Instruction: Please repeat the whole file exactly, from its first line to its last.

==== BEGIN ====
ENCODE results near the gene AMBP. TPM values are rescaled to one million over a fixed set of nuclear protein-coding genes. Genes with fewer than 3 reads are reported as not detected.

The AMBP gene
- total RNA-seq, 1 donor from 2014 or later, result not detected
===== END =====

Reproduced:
ENCODE results near the gene AMBP. TPM values are rescaled to one million over a fixed set of nuclear protein-coding genes. Genes with fewer than 3 reads are reported as not detected.

The AMBP gene
- total RNA-seq, 1 donor from 2014 or later, result not detected